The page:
Kendall Wilcox, co founder of “Mormons Building Bridges” notes: “The Church is no longer explicitly encouraging LGBT members to marry as a cure or fix for their sexual orientation.
Now that mixed orientation marriage is out of favor as a default “solution,” LGBT members are left with celibacy as the only remaining option – not because it is the preferred option but because it is the only one left.”
As this new age of celibacy rises, LDS LGBT youth and young adults are openly celebrating their celibacy and speak of it as a litmus test for following the prophet and righteousness. The church has highlighted celibate role models on mormonandgay.org to show how to be an acceptable gay in the kingdom. While Bishops are counseling their straight youth to get married they are counseling their gay youth not to get married.
This generation of LGBT youth and young adults are being so overwhelmed with the message not to marry that they simply do not see marriage as essential like those in my generation. It is interesting, even those who are now out of a mixed orientation marriage see the intense benefits of being married. Most who divorce from a mixed orientation marriage desire to marry again according to their orientation because of the great benefits and blessing of marriage.
Marriage is proven to be healthy in many ways. The United States Supreme Court in affirming same sex unions stated “No union is more profound than marriage, for it embodies the highest ideals of love, fidelity, devotion, sacrifice, and family. In forming a marital union, two people become something greater than they once were.”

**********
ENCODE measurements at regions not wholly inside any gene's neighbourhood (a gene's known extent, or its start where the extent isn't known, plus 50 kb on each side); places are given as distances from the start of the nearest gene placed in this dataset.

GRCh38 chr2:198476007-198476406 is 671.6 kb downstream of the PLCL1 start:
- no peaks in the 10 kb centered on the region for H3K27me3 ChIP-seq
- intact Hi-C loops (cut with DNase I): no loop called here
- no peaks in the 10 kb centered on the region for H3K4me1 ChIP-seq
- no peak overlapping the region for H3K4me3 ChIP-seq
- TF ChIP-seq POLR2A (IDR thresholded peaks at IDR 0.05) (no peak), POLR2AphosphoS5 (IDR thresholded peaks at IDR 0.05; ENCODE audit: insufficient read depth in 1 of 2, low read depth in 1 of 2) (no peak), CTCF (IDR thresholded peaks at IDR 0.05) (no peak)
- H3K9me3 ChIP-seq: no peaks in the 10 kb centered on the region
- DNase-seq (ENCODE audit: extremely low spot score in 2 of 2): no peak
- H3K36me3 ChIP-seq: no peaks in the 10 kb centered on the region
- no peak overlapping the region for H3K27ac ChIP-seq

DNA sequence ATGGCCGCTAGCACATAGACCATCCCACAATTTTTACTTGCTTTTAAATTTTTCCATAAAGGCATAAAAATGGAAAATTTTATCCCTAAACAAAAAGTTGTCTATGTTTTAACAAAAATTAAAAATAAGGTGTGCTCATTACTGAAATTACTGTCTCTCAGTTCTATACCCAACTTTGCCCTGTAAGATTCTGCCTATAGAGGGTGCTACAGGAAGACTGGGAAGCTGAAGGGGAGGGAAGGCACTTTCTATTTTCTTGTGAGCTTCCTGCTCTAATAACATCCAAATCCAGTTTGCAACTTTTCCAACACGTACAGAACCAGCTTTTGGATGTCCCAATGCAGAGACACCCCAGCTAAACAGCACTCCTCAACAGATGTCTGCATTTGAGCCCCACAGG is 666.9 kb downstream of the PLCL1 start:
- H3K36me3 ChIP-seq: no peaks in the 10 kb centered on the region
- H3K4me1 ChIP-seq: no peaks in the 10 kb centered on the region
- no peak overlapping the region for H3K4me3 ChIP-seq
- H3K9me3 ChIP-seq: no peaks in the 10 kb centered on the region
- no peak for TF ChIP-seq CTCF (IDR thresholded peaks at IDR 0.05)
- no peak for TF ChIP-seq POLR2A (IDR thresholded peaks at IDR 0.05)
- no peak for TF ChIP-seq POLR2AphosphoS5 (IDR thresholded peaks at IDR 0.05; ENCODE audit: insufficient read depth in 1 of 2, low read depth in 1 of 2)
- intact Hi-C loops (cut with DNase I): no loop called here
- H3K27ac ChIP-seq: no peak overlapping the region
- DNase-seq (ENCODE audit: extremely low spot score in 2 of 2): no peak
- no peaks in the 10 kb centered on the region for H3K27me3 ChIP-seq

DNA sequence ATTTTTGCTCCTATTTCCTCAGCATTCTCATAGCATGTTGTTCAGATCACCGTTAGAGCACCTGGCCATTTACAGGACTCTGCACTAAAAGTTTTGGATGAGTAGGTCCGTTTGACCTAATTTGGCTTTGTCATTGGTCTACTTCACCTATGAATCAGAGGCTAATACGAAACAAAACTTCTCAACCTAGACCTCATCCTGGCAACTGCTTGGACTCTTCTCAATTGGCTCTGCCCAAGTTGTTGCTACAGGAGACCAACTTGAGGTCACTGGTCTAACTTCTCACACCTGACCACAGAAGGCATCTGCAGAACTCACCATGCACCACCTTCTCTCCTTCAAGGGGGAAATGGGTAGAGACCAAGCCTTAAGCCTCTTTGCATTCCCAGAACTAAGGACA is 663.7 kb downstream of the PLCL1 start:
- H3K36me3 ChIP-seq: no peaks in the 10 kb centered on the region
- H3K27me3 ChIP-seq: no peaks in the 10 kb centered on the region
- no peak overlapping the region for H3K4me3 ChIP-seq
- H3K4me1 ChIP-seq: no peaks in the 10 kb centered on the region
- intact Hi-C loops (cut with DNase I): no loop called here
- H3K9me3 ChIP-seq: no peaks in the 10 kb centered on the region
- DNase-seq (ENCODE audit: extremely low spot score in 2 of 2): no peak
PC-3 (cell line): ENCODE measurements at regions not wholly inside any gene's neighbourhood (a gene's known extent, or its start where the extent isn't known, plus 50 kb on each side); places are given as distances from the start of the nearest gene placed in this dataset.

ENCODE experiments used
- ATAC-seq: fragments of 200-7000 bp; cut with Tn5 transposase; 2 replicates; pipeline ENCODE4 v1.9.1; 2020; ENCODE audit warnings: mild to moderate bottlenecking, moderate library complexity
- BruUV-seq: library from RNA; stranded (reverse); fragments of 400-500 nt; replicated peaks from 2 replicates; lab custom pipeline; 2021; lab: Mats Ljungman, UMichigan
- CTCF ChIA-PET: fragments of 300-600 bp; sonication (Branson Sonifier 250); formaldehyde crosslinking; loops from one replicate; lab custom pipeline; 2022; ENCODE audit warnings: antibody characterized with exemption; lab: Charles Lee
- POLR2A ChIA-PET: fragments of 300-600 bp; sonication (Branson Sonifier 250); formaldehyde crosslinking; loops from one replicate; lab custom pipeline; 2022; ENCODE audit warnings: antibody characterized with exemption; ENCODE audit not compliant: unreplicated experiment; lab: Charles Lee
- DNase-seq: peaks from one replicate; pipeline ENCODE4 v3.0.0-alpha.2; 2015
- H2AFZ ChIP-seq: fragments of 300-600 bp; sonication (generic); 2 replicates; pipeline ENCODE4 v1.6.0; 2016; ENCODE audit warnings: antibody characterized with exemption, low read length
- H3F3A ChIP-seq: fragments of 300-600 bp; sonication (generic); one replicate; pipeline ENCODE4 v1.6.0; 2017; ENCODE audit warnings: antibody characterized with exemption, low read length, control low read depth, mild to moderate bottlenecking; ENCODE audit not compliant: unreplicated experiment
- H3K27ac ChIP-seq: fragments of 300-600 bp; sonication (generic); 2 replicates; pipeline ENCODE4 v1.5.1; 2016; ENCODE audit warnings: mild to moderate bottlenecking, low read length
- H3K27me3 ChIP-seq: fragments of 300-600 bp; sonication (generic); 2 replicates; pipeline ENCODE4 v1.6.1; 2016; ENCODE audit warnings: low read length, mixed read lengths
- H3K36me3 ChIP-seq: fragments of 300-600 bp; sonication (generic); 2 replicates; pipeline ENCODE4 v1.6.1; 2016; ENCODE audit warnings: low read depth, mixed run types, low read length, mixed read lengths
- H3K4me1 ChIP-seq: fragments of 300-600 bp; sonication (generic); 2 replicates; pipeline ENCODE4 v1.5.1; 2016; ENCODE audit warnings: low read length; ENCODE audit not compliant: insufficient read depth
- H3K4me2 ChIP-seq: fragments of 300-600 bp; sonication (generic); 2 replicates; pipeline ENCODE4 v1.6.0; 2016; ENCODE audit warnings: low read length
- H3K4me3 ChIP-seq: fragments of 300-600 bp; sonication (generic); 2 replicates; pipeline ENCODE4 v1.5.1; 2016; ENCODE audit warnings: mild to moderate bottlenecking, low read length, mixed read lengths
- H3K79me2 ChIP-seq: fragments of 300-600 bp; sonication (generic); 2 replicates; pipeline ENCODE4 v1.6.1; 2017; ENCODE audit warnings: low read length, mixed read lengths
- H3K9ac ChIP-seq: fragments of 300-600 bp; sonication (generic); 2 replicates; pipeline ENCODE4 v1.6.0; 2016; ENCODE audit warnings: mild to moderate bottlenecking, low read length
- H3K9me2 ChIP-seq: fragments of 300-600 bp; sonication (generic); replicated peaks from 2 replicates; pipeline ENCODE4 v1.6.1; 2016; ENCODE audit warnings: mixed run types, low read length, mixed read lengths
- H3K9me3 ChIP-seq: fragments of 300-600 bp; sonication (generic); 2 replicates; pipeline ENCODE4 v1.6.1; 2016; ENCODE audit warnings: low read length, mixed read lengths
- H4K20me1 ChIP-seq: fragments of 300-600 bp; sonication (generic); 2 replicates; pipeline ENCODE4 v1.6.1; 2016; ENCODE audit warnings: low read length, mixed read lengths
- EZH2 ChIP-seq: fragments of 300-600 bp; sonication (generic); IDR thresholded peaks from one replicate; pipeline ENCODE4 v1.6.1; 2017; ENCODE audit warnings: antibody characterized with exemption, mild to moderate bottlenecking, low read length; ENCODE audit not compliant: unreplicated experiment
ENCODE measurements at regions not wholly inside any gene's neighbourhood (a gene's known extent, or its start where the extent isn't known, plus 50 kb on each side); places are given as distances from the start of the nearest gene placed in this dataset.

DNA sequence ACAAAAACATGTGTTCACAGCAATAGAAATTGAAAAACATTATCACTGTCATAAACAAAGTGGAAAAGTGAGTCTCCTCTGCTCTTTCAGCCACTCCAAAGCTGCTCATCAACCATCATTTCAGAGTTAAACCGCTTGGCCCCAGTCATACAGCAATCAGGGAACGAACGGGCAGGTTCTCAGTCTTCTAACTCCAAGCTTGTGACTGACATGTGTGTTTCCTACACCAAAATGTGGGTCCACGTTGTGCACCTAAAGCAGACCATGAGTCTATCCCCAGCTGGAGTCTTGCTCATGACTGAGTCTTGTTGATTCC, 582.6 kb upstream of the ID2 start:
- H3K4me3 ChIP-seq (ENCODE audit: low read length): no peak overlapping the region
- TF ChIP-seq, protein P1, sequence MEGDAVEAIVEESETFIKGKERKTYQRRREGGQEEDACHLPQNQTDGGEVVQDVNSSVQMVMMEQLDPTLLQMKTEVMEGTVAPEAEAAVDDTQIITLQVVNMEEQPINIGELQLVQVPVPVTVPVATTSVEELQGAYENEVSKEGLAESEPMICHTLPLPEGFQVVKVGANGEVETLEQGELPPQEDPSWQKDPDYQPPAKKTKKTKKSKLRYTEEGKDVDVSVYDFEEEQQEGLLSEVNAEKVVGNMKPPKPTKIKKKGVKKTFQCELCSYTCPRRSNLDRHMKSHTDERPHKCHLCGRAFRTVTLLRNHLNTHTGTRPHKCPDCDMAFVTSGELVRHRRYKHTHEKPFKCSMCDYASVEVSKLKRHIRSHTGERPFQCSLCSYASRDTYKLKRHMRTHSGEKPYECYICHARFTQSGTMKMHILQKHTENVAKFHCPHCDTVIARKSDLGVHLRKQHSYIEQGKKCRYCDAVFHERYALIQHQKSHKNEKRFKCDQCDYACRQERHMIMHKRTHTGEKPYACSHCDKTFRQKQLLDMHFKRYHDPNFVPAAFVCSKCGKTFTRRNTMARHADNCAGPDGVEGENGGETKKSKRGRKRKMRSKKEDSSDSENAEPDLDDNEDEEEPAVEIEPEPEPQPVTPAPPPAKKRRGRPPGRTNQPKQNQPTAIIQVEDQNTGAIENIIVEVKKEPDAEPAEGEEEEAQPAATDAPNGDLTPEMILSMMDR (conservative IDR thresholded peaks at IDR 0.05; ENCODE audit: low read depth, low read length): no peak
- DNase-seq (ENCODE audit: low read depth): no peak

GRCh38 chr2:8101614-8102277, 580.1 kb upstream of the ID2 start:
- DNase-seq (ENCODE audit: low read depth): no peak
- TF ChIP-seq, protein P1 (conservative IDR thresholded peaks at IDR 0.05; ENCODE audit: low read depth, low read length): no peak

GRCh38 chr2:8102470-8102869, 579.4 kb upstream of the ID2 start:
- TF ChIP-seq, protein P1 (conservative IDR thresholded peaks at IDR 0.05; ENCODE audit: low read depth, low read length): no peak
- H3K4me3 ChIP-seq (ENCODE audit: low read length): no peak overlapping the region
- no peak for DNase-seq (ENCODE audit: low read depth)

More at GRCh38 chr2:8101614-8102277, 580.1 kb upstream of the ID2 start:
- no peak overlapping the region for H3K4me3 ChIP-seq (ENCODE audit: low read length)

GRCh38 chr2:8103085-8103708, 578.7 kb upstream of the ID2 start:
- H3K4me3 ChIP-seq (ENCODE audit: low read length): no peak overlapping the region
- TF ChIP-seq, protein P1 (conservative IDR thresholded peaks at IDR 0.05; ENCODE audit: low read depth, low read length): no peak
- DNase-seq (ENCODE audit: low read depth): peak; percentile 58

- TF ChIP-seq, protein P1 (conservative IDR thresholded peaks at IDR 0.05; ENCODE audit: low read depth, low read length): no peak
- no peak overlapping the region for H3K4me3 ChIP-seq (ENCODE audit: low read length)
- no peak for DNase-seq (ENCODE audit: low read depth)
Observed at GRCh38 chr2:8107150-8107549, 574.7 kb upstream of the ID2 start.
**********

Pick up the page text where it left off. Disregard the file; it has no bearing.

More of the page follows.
These perceptions about marriage are completely lost on many of our LDS LGBT youth today because they are shielded from the concept of marriage all together. I have argued to no avail on social media (I know, never argue on social media) with our rising generation of celibate LDS LGBT that celibacy is NOT equivalent to marriage.
This generation of LGBT youth and young adults are leaving their bishop’s offices armed with the conviction that they will be celibate because that is what God wants them to do. This is frightening because I remember my generation left our bishop’s offices armed with the conviction that we would marry someone with a different sexual orientation because that is what God wanted us to do. The destination of this kind of thinking is not pleasant.
Celibate LDS LGBT: In the church’s long term policy of handling confirmed homosexuals, you are the new “mixed orientation marriage” but in celibate form. And with the wisdom of age I foresee how this will play out. Serious obligations such as mixed orientation marriages and celibacy are very easy to make as a youth but devastating to unravel decades later as the effects begin to manifest themselves.
Like my generation, in 20 years from now the church will have a large population of celibate homosexuals who are struggling. You will grab the attention of LDS researchers and they will begin to collect data from your generation of celibate homosexual Mormons and begin to seriously examine the phenomenon of the church’s celibacy policy and the results of encouraging homosexuals to remain celibate for life.
I do not know what their conclusions will be about you, but I know what the conclusions about my obedient generation are. Pressures for you will be even greater because you will be living alongside a strengthening society that celebrates marriage as the highest form of human connection whether it be opposite sex or same sex. You will face the same struggles for human connection that those of us in mixed orientation marriages had, but in a different setting.
Yes, the age of the celibate gay is rising. My age of the mixed orientation marriage is diminishing and like Galadriel, I stand at the shores of the Great Sea ready to depart for the Land of the Undying. I now turn to you with hope and sadness with one last request:
Do not think of my age as weak because our mixed orientation marriages failed. We were once you.
We were once you.